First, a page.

Aqua Care Solar owner Steve Ruby was featured in an article in the Boulder Weekly:
Boulder Weekly/Boulderganics section
You might call it “the other solar power” — the kind that won’t be affected no matter what happens with Xcel Energy’s debated rebates for photovoltaic panels.
It’s solar thermal, which converts the sun’s rays into heat rather than into electric power.
The Colorado Solar Thermal Alliance claims that it’s more efficient than PV (photovoltaic) systems, capturing and using 70 percent of energy as compared to 17 percent efficiency for PV and 30 percent for coal.
“PV systems today are where solar thermal was in 1983,” says Steve Ruby, who may be biased as the owner of AquaCare Solar of Boulder, but who insists that the research backs him up.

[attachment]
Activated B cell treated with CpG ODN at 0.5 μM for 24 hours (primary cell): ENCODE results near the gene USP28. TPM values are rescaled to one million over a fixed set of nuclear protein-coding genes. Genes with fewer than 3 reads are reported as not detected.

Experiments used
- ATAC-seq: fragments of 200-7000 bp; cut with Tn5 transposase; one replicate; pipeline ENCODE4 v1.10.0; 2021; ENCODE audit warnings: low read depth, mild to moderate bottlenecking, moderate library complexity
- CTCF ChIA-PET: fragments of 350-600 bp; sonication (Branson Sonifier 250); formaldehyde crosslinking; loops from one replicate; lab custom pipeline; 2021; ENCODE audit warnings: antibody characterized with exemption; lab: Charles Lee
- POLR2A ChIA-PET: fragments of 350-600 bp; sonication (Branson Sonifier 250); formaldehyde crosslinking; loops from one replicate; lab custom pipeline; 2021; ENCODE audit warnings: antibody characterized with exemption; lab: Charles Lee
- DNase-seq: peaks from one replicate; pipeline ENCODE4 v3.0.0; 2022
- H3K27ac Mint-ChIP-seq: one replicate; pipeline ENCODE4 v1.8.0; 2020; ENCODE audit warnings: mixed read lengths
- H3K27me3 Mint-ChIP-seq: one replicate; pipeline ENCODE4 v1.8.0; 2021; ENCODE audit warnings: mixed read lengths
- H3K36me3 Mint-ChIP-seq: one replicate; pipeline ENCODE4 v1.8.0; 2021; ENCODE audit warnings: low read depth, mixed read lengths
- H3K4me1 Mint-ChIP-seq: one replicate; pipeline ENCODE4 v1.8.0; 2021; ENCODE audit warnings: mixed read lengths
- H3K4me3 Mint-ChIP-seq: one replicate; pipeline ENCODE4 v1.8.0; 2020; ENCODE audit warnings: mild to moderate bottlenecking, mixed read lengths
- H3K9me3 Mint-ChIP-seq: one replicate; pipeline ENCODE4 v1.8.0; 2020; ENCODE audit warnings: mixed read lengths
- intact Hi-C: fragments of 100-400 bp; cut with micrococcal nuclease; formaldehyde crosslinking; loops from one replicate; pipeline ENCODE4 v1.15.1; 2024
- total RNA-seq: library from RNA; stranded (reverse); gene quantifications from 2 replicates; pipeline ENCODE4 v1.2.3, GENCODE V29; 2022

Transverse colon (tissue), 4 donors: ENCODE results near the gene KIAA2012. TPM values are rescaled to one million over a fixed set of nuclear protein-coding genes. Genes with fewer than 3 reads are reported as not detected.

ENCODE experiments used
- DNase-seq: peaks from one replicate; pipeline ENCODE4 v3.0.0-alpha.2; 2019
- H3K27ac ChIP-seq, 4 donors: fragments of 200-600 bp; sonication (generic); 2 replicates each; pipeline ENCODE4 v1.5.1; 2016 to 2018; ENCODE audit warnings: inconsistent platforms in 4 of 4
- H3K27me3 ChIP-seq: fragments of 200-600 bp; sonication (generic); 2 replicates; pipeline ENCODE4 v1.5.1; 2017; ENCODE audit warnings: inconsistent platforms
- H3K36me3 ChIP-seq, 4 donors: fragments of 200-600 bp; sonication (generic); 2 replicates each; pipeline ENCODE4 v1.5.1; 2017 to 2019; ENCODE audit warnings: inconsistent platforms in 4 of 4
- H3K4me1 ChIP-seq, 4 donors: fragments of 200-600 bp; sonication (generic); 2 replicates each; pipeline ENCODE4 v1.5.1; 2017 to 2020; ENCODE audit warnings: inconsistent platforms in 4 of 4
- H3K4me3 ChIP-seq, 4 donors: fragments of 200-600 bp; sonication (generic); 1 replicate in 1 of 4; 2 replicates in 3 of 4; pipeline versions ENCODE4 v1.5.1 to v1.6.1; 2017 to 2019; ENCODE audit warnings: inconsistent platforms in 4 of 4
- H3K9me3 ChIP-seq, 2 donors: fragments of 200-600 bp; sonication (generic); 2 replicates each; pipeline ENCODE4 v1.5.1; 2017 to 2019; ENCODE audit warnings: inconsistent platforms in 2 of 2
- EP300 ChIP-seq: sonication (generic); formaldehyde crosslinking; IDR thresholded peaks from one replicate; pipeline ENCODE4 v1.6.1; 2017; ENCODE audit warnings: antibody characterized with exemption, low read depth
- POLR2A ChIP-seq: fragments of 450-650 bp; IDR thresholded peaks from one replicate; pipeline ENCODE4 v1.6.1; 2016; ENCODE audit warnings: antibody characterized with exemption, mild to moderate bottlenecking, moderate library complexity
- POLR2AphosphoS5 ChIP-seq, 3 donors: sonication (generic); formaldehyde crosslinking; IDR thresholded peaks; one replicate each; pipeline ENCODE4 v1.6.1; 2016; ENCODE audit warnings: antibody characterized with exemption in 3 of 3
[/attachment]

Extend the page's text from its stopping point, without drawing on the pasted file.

“Anywhere you need a bunch of heat, for hot water, to warm your house, run your washer and dryer, that’s where solar thermal rules.”
But, Ruby also adds, PV solar has its essential use where solar thermal may not work as well.
“Electric power,” he says. “Think of PV taking the place of your conventional electric utility and solar thermal taking over for your natural gas. Every household needs a mix of energy systems.”
Solar thermal collection panels look a lot like PV panels, and are also mounted on roofs. (Unlike PVs, they can also operate in partial shade.) Solar heating systems are generally tied into the existing heat-distribution and water heater set-up.
Solar thermal technology has improved over the years, but Ruby says that even older systems dating from the mid-1980s hold up well — he services many of them.
There are rebates for solar thermal systems and energy-efficient water heaters — separate from the Xcel incentives for PVs — that reduce the price of installing them considerably. Ruby reckons that most systems will “pay for themselves in about 10 years.”
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